Online Naturalization: Evolving Roles in Online Knowledge Production Communities

Publication Year:
2014
Usage 62
Downloads 56
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Repository URL:
https://docs.lib.purdue.edu/open_access_theses/424
Author(s):
Foote, Jeremy David
Tags:
Communication and the arts; Applied sciences; Genealogy; Online communities; Peer production; Situated learning; Social network analysis; Stochastic actor-oriented modeling; Communication; Computer Sciences
thesis / dissertation description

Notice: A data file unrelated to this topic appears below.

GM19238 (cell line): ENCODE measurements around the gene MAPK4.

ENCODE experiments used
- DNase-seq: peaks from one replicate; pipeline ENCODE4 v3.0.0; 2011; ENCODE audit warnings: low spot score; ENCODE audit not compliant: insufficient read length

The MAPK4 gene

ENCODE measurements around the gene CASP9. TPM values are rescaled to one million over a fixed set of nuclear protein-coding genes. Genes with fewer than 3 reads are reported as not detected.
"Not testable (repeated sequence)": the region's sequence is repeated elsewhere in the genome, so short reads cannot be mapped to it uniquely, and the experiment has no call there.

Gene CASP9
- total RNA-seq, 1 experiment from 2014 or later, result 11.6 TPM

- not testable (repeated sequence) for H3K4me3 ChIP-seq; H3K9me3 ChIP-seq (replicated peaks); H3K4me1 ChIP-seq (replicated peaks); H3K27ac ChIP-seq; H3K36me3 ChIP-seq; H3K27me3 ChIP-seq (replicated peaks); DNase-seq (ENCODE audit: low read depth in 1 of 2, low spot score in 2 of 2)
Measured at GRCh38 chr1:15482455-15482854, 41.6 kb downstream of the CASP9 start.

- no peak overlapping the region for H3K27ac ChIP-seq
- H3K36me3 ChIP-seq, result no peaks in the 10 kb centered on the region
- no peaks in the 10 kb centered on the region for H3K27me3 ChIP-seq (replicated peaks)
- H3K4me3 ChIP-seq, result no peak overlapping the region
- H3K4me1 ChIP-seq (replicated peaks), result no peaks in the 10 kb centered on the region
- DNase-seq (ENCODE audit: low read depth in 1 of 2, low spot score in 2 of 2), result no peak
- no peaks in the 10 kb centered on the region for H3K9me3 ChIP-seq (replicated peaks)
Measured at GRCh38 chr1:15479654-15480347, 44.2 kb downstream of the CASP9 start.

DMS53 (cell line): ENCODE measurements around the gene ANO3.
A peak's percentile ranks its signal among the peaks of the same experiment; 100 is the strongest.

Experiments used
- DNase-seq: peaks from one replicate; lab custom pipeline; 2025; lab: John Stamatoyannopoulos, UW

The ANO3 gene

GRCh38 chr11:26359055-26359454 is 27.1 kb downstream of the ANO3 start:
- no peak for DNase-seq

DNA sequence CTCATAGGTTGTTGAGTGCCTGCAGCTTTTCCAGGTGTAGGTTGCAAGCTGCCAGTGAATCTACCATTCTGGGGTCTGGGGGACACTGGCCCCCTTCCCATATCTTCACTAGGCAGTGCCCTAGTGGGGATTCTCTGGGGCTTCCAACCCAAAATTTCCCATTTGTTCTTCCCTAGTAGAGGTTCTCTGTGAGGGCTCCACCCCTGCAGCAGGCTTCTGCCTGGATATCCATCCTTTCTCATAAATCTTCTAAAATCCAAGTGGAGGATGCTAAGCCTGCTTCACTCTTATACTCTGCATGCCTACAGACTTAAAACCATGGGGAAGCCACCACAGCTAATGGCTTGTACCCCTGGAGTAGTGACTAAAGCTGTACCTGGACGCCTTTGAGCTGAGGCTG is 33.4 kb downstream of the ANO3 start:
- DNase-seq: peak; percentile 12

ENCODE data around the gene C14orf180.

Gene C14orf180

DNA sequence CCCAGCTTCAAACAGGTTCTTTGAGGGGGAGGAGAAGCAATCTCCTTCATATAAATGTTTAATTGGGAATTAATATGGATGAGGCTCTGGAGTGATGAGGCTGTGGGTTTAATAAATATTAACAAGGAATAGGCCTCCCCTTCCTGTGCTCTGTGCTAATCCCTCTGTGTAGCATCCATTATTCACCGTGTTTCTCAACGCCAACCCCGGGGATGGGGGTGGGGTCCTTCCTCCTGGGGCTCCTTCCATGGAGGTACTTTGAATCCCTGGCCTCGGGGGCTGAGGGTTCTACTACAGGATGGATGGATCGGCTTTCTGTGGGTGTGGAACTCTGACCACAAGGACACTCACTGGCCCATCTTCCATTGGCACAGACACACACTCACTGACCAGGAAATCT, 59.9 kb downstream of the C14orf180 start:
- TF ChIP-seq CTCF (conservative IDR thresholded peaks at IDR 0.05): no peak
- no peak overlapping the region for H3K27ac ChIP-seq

Web-based peer production communities, like Wikipedia and open source software, have created digital artifacts of growing cultural, financial, and technological importance. Understanding how and why people choose to join these communities, and why they eventually leave them, is therefore an important topic.We take all of the edit data from six years of activity on the online genealogy wiki WeRelate, and create monthly snapshots of behavior and interaction networks for all 9,570 users who edited the site. We use machine learning to cluster these behavioral snapshots into four "behavioral roles". We identify one of these roles as being indicative of a community of practice, and we investigate how users move from role to role. As in many other online, peer production projects, the vast majority of users are only active for a short time, and contribute very little while a small number of users contribute a great deal.Figuring out how to recruit and encourage these users is very important to the success of peer production projects. We use visualizations, regression analysis, and stochastic actor-oriented modeling of four different types of interaction networks to study whether these very active users represent a community of practice that new users can learn from and join. We also study how people leave the community, and whether there are signals that someone is starting to disengage.We do not find much evidence that these users go through a period of legitimate peripheral participation or acculturation. Rather, those who will become core members show behavior that is similar to long-term core members from their first few months on the site. We find that these core members show a clear trend of disengaging from the community over a few months before leaving completely, indicating a period where intervention may be effective. We also find a potentially effective intervention, as those who are actively interacting with others who are core members are less likely to disengage.Our findings provide implications for understanding how online communities function, how interaction networks influence user activity, and how those who are members of these communities might make them more effective. The study also provides a new methodological framework for studying the influence of communicative interactions in online communities.